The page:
It will be focused on developing targets and collaborative initiatives as deliverables for the two sectors. According to the press release, senior management teams are “being urged to use their unique position to harness the latest academic thinking, commit to action and drive change”.

Given that time is short, one hopes that the substantial international literature and practice on sustainability that already exists in higher education (although often marginalised hitherto) will be drawn on before the commission reports.

However, the number of universities attending the climate commission launch at senior level was disappointingly small. This raises the issue of the “response-ability” of universities. 

That is, how far, given current policies, structures and priorities, are universities sufficiently able to embrace the agenda of urgent transition that the climate and ecological emergency starkly presents?

Is self-perpetuating system inertia the real problem here? The usual concerns of research and teaching excellence, competitive league tables, student and staff retention and so on now need to be put into the broader vision and goal of economic and social well-being nested in the imperative of planetary survival; and while there is still time to make a critical difference.

But are universities properly reading the signs of the times? Are they capable of themselves being learning organisations in the light of a rapidly changing world context? And of fundamental realignment? In February this year, the IPPR launched a report, This is a crisis: Facing up to the age of environmental breakdown. It states that young people are beginning “to realise the enormity of inheriting a rapidly destabilising world”.

Apart from a few exceptional institutions and pockets of undoubted excellence, how far is the higher education sector similarly and effectively “facing up” to this new and pressing reality?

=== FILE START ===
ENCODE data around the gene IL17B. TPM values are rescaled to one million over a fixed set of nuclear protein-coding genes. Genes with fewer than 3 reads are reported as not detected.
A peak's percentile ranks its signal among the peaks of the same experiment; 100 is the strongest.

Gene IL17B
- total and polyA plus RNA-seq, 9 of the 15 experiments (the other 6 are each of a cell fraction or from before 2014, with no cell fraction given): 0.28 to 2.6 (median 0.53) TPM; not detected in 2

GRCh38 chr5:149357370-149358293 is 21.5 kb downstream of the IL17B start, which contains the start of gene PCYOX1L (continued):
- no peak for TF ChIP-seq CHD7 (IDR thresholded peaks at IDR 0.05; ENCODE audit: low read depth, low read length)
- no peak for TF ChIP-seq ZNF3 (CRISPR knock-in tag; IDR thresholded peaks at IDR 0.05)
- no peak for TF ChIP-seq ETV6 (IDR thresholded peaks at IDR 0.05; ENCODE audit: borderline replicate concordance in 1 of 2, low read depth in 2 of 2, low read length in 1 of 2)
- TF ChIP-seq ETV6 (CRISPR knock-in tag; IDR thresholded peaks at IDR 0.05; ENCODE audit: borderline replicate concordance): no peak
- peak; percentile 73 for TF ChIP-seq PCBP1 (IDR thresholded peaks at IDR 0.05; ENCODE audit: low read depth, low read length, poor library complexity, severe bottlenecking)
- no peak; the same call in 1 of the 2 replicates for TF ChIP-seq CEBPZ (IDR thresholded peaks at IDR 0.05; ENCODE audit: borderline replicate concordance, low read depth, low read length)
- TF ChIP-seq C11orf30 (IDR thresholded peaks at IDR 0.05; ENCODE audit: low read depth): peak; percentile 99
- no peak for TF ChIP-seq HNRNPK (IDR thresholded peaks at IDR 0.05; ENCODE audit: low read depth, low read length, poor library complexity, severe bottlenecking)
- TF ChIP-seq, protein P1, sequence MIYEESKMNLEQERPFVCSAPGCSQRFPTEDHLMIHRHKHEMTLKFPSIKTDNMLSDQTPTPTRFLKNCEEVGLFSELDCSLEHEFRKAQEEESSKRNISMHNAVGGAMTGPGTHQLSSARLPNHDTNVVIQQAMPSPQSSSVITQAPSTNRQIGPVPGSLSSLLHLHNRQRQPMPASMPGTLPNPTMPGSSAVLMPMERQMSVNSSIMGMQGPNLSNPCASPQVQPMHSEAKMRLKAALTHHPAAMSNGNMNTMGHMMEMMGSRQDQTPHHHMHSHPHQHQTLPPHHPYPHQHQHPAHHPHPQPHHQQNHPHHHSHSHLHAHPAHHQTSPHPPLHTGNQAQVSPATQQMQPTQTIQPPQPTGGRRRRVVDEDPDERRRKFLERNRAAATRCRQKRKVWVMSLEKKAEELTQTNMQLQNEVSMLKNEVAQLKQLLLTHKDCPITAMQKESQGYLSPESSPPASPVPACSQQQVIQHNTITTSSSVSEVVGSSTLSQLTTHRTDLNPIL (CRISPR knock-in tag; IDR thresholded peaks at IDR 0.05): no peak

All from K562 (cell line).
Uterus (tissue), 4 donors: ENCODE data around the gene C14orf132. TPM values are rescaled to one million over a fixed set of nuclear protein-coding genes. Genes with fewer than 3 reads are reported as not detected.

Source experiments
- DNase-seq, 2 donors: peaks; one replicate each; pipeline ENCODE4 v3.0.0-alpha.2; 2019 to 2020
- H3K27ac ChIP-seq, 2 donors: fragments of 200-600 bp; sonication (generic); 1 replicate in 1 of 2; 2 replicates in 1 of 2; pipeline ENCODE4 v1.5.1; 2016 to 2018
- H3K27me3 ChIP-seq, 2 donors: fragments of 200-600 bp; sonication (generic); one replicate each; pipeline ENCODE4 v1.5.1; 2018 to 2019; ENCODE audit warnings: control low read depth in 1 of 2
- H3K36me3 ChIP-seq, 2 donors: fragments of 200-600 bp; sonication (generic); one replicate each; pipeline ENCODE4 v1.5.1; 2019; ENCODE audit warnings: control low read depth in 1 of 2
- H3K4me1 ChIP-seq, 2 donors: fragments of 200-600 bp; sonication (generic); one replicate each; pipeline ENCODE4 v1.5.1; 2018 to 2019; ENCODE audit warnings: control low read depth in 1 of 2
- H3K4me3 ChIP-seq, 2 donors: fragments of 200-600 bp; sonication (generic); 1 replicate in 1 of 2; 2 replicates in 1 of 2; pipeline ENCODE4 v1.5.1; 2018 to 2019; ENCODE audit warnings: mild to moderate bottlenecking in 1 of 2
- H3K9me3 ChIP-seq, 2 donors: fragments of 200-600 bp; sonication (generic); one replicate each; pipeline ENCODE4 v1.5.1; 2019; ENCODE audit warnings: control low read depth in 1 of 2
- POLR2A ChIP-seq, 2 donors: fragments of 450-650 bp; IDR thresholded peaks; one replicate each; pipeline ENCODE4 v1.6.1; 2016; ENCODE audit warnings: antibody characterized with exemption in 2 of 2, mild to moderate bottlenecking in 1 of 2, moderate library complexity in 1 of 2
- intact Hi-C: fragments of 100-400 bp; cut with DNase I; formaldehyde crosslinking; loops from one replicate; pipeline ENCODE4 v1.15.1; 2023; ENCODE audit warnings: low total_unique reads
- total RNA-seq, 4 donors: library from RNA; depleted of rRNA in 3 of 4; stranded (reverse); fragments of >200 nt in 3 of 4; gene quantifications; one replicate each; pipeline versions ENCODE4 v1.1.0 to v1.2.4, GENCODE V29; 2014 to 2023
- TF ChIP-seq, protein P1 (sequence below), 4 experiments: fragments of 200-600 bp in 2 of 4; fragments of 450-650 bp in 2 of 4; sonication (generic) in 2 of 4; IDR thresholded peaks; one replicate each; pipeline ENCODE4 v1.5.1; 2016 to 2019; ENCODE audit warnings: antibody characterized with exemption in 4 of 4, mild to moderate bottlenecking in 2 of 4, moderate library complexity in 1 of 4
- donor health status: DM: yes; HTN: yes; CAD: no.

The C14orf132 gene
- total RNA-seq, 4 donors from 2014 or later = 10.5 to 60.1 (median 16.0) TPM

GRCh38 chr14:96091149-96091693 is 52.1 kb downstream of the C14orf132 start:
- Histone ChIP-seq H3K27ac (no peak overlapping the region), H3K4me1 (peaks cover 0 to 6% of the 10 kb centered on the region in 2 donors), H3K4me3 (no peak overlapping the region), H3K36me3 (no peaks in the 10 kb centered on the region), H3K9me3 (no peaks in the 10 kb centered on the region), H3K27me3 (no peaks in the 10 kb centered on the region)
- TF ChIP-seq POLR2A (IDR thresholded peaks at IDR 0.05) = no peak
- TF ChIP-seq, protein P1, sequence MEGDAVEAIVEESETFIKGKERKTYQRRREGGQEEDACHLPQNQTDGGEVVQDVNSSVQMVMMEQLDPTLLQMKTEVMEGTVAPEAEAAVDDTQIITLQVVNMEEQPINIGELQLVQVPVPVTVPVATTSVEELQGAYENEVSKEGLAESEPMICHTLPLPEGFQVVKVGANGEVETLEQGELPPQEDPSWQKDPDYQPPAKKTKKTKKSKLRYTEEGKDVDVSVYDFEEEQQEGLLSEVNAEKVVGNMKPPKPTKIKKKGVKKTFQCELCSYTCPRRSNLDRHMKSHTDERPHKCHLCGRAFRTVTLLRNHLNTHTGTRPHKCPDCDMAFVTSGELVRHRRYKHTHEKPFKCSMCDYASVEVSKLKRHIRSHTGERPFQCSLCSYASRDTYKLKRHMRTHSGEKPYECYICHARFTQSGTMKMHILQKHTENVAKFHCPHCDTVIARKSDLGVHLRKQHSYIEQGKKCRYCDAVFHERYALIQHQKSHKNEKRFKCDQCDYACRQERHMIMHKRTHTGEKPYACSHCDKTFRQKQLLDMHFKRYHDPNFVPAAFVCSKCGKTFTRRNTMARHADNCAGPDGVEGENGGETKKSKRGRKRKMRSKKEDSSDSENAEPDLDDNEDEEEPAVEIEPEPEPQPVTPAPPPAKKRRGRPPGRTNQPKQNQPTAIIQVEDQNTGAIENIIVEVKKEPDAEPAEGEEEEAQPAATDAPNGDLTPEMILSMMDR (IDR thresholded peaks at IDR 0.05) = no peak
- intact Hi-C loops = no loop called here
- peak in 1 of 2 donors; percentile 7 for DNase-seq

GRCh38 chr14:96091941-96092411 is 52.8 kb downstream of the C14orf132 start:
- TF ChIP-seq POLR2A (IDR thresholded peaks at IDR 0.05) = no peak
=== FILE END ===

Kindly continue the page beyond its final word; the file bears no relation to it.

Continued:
In our view, it requires nothing less than a system-wide culture shift and a new invigorated sense of purpose for higher education.

Stephen Sterling is emeritus professor of sustainability education at the Centre for Sustainable Futures at the University of Plymouth. Stephen Martin is visiting professor in learning for sustainability at the University of the West of England.

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Reader's comments (1)

My 30+ years in the university sector suggests that many academics fully understand the issues that are raised here and what is at stake, with pioneering work having been done across and between disciplines in terms of both teaching and research. Such colleagues have always been well ahead of their university management and governing bodies in doing something positive, and students and society at large have benefitted. I like to think that, on my better days, I was one of these. I never spent much of my energy on trying to persuade 'the university' to change its ways, however, because it was a dispiriting and thankless task and I saw colleagues labelled as 'awkward' for their troubles. Perhaps they still are in some places. If so, it has to stop. Universities need to listen not just to their students, but to their staff as well. William Scott